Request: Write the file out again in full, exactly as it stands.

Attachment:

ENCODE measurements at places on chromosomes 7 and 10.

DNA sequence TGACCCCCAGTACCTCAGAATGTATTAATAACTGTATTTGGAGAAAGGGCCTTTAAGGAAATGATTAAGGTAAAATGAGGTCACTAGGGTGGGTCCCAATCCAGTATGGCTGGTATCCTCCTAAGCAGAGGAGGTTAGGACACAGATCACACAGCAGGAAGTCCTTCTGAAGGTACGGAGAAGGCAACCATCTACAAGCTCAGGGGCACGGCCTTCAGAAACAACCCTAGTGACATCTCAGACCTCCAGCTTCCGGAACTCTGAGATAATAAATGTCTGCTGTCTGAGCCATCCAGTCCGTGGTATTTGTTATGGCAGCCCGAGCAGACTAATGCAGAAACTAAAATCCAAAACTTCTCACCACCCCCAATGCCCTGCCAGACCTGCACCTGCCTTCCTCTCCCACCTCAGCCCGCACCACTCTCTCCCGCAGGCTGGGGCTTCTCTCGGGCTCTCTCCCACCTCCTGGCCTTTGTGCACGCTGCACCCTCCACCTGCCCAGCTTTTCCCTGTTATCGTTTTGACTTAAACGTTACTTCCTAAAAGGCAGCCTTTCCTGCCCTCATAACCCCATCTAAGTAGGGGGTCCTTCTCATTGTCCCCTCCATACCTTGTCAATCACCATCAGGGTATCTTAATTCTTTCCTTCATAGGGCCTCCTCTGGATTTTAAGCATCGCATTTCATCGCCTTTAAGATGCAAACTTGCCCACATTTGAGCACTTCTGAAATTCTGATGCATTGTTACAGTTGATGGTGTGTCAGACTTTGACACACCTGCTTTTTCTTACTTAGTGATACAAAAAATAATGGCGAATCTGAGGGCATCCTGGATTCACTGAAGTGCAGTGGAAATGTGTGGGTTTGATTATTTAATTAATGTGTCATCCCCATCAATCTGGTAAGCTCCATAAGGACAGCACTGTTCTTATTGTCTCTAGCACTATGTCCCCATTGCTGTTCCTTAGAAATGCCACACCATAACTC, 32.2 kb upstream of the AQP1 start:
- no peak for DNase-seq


ENCODE measurements at places on chromosomes 7 and 10.

DNA sequence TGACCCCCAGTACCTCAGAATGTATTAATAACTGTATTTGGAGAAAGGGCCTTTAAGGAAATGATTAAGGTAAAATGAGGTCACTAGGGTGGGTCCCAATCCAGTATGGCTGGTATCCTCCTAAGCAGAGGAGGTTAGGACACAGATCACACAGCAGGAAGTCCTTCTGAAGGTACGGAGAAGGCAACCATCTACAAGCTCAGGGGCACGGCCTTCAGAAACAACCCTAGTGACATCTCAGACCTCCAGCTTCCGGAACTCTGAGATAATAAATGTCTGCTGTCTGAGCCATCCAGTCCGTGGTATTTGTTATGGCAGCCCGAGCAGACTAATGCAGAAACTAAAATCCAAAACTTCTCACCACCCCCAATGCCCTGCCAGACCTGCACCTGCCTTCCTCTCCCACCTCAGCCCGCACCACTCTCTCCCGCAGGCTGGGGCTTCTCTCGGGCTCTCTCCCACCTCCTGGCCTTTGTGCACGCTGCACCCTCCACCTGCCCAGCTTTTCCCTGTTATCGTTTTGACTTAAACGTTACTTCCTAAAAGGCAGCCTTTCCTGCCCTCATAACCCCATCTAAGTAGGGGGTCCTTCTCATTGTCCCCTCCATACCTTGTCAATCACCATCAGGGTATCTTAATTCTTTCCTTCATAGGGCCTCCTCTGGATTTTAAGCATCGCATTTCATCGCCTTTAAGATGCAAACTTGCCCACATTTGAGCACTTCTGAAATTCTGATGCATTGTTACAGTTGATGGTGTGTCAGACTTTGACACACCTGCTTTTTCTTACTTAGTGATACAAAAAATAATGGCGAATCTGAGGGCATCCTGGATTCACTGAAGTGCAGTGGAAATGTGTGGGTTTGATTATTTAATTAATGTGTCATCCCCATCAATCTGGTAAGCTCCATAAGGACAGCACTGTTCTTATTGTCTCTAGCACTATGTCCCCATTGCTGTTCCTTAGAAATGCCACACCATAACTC, 32.2 kb upstream of the AQP1 start:
- no peak for DNase-seq